Thursday, 8 October 2009
Withnail & I
Withnail & I is widely regarded as one of the best British films ever made. Made by Handmade films, a name that everyone should respect as a maker of incredible cult movies, Withnail & I is made great by the performances of Paul McGann and Richard E Grant as two unemployed actors, and especially by the script. Originally intended as a novel, it becomes clear when you read the script that Withnail & I was so sharply written as to be perfectly suited toward almost any audience, while being incredibly clever, debauched and genuinely saddening come the final scenes.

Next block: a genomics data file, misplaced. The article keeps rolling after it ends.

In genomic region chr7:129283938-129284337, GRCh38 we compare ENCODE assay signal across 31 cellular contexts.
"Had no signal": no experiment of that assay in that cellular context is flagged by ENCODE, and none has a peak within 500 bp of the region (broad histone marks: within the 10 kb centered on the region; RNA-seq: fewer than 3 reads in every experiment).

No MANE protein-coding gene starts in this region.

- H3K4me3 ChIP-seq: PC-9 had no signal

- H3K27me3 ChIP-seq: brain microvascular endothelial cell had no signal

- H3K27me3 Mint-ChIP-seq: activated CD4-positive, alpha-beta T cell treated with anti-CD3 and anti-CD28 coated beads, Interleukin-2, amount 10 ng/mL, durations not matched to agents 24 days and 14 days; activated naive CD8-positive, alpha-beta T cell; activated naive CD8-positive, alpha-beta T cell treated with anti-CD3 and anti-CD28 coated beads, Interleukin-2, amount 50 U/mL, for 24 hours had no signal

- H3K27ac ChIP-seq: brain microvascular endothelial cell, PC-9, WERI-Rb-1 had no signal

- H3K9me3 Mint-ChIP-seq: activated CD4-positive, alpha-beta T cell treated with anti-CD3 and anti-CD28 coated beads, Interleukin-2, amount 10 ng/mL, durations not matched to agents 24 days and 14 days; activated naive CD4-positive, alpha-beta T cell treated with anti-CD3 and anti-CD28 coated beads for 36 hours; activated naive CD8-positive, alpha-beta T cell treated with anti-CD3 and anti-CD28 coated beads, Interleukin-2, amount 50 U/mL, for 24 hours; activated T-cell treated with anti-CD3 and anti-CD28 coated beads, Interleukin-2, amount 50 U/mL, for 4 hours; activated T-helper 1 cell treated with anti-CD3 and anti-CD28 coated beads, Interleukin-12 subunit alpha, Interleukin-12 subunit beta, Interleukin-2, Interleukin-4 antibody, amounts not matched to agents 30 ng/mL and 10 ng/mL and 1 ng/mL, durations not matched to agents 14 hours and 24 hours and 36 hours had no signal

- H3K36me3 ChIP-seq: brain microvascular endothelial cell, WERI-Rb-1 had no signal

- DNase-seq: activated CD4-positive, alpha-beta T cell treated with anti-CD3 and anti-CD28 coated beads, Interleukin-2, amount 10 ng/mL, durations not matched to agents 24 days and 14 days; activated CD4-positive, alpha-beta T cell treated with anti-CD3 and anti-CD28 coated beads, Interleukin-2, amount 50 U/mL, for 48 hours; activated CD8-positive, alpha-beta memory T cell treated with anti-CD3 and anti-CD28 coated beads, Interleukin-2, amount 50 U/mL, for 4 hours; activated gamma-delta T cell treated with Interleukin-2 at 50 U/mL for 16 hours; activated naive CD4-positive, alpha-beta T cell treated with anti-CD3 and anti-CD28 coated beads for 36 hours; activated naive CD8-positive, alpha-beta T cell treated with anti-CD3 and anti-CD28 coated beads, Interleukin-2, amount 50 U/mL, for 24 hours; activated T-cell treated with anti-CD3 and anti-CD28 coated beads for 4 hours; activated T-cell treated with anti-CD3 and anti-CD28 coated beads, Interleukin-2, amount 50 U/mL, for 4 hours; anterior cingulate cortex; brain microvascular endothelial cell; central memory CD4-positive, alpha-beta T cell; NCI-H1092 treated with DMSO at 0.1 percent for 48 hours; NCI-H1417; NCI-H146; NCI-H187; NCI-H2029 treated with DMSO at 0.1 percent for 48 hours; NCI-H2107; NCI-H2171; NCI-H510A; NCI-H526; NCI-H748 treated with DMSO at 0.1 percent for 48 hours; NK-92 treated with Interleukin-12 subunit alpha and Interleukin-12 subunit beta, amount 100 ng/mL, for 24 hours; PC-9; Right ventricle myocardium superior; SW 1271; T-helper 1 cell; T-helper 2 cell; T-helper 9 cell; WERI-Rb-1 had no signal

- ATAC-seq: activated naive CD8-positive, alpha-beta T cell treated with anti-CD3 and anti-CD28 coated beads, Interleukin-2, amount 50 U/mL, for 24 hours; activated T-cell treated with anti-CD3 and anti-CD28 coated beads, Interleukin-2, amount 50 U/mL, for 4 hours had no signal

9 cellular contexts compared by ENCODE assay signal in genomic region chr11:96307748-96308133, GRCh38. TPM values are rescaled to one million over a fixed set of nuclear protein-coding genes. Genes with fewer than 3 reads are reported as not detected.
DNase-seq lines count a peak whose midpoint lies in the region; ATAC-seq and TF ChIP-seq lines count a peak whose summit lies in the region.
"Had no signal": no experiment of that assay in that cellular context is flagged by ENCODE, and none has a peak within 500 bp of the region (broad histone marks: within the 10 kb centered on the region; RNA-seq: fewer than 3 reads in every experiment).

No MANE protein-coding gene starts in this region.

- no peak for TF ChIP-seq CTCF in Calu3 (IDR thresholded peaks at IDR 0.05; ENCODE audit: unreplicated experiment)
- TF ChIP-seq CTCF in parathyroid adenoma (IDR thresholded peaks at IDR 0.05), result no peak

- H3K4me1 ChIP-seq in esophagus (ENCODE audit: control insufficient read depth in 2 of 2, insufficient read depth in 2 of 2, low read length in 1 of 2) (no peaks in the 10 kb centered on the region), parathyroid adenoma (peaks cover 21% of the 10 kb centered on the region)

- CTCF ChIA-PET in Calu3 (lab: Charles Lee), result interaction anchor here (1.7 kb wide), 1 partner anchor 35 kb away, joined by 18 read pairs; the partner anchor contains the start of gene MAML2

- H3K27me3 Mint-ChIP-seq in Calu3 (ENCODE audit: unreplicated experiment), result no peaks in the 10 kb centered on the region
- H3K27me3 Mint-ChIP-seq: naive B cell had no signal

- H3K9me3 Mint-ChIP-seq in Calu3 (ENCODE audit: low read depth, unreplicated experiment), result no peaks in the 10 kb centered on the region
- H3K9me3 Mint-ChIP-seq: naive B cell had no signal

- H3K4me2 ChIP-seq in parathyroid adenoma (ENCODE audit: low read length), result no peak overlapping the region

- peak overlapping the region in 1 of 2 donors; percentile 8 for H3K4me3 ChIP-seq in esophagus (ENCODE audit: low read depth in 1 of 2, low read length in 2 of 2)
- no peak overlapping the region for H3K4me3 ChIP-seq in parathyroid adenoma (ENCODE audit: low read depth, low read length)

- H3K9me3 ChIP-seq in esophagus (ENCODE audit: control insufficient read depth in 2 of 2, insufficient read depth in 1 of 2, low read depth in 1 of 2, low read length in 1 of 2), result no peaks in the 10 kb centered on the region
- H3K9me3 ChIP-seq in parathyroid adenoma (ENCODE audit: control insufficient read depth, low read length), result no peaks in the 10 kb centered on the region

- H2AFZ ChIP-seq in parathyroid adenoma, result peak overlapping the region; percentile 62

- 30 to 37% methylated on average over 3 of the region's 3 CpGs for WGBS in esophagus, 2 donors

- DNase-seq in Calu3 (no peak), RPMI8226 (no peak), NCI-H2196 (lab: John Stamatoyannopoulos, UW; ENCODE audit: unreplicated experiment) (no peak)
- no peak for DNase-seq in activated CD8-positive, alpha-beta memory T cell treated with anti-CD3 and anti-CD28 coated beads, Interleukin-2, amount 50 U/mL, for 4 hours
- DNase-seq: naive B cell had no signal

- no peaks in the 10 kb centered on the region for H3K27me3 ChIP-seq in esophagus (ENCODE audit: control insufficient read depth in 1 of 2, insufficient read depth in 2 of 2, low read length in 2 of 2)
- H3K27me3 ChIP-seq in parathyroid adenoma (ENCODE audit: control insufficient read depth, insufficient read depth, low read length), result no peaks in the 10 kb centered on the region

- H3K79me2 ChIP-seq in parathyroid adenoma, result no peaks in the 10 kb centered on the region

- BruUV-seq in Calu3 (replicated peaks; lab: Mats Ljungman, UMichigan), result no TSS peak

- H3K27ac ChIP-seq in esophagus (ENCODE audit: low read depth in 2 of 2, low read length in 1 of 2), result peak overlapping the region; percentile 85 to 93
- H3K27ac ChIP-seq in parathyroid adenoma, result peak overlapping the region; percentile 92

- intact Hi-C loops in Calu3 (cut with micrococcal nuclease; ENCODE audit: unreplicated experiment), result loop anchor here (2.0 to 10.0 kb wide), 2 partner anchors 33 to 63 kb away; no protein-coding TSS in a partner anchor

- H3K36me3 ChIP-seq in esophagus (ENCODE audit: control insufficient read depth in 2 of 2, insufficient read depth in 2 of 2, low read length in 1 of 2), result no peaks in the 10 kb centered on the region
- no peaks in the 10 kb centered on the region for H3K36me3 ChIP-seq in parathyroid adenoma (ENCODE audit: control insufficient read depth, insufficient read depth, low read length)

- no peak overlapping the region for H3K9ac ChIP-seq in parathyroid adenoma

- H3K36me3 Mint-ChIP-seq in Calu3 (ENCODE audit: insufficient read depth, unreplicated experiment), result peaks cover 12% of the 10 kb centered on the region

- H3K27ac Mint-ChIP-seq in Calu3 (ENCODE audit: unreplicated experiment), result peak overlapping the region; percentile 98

In the rain, Withnail accompanies Marwood to the train station, swinging a bottle of '53 Margeux and conflicted and upset. He puts a face on it and says goodbye to Marwood, who is leaving to lead in a play. Turning around hopeless, Withnail walks to the fence of London zoo, wolves padding around beneath the trees on the other side, and begins to recite the speech from Hamlet act 2 scene 2. It is soon apparent that Withnail is an incredibly talented actor. The wolves don't care. Finishing, defeated, Withnail turns away and walks across the park, a victim of his own destructive nature.